Maliki has given Obama agnostic theism the perfect opening to refine his “refining.”

Posted by: SocraticGadfly on July 8, 2008 at 6:18 PM | PERMALINK

Sorry, wrong link verbiage inside the HTML. Same hyperlink, correct phrasing:

Maliki has given Obama the perfect opening to refine his “refining.”

Posted by: SocraticGadfly on July 8, 2008 at 6:19 PM | PERMALINK

Kevin, care to expand on your view that the Bush surveillance program is likely "tightly focused on international terrorist activity"? It's met with a lot of incredulity in the previous thread.

Posted by: Crust on July 8, 2008 at 6:21 PM | PERMALINK

Crust: Yeah, I noticed. Nobody actually presented any evidence to think Bush is spying on his political enemies, though, so for now I'll stick to my guess that NSA isn't doing it. However, it's probably best to leave that to the other thread.

Posted by: Kevin Drum on July 8, 2008 at 6:27 PM | PERMALINK

Stand by for a "clarification" from Mr. al-Maliki. I'm guessing that he's getting a detailed description of his political future, even as we speak.

Posted by: Quaker in a Basement on July 8, 2008 at 6:32 PM | PERMALINK

I think what Maliki really wants is to delay any status of forces agreement until after the Iraqi elections. He'll probably agree to permanent troops after the election is over. But he needs to take a tough stance against America to win the elections. The public bluster is just a cover for his eventual cave-in.

Posted by: fostert on July 8, 2008 at 6:59 PM | PERMALINK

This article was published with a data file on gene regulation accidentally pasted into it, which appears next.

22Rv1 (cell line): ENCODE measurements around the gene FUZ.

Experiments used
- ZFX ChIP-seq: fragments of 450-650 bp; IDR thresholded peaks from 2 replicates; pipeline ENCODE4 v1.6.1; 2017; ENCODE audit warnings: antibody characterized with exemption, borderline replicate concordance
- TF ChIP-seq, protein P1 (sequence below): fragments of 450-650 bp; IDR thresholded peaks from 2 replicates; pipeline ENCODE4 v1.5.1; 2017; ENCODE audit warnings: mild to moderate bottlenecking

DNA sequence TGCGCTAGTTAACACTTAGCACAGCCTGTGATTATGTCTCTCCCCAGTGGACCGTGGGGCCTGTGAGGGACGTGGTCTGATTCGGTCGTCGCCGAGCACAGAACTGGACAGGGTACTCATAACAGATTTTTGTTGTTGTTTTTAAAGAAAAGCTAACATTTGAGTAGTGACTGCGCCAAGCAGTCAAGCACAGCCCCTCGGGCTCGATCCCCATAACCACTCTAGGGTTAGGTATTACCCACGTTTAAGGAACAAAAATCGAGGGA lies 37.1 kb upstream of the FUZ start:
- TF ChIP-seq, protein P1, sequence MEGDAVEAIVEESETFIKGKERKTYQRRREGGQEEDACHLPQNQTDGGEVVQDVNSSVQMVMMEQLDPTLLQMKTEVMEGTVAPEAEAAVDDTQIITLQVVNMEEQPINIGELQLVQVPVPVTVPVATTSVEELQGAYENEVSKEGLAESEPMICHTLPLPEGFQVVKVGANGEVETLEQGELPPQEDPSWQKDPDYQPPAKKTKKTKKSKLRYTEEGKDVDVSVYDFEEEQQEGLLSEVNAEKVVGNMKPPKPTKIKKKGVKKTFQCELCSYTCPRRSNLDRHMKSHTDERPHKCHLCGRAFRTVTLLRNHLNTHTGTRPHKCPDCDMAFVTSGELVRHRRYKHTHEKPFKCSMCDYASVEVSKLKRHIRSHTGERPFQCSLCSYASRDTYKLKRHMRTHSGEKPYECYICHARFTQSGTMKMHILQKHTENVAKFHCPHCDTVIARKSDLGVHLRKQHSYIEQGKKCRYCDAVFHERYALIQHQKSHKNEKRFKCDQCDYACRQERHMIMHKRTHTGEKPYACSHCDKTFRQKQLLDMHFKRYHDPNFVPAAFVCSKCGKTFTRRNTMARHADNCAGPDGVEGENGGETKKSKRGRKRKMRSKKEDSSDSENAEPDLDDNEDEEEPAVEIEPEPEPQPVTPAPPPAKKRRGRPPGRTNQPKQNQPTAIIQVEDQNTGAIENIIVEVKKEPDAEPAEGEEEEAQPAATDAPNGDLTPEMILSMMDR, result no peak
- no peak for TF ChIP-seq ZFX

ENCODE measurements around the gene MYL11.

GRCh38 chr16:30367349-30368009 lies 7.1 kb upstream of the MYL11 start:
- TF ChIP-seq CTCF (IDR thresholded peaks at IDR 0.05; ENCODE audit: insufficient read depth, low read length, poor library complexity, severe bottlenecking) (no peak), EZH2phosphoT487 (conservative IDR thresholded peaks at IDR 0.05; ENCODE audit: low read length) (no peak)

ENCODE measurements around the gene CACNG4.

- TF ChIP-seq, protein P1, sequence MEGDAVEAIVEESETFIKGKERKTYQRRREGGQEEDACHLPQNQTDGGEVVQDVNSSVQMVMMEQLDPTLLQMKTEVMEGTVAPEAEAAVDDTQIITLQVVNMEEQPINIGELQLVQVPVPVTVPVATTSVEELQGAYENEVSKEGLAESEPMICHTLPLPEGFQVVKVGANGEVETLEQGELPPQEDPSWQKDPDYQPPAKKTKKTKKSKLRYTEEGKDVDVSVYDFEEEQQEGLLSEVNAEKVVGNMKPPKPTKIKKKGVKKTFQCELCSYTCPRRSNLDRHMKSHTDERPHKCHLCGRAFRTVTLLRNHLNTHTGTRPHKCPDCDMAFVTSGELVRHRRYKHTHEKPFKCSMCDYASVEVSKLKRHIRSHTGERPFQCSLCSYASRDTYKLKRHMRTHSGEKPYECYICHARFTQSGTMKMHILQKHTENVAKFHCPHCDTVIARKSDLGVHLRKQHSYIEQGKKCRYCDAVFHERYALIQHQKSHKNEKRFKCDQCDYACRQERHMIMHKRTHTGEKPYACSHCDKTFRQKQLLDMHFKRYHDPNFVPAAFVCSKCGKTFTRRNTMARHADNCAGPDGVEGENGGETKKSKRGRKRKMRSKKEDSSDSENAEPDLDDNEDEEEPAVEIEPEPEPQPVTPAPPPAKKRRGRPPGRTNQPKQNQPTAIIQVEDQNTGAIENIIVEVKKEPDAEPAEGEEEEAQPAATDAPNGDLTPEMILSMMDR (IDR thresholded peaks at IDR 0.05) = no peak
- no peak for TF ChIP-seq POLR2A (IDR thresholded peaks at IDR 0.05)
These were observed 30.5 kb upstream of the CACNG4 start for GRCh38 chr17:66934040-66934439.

Always have to look tough for the Camel Hassans constituency (Iraq equivalents of NASCAR dads). Universal political BS.

In truth I don't think the Iraq government dares to stick its collective heads outside the Green Zone lest said heads be lopped off slowly and painfully.

Posted by: Luther on July 8, 2008 at 7:04 PM | PERMALINK

I love how you say "before Barack Obama takes office."

***The end of the Bush presidency***

I think it was David Corn that once said that the Bush trust-me routine has run out of gas.

Perspectives: Was it not Bush's repetitive maxim/standard that
"As the Iraqis stand up, we'll stand down."
His arrogance is incredible.

What was that army men thing--oh yeah,--
Georgie Bush--Our sons and daughters are NOT your little green army men.

Thank you Kevin for a most welcome post.

Posted by: consider wisely always/a different voice on July 8, 2008 at 7:30 PM | PERMALINK

I know - s/b other thread, but, Kevin you can read the following and still "stick to your guess?"

http://www.washingtonpost.com/wp-dyn/content/article/2005/12/19/AR2005121901777.html

Have you forgotten about things like this? Why in gods name would you give them the benefit of doubt?

And on this topic.
You're crazy if you think there's a chance of any kind of an arrangement to fully withdraw troops being made by the Bush admin. No way.

Posted by: bh on July 8, 2008 at 7:35 PM | PERMALINK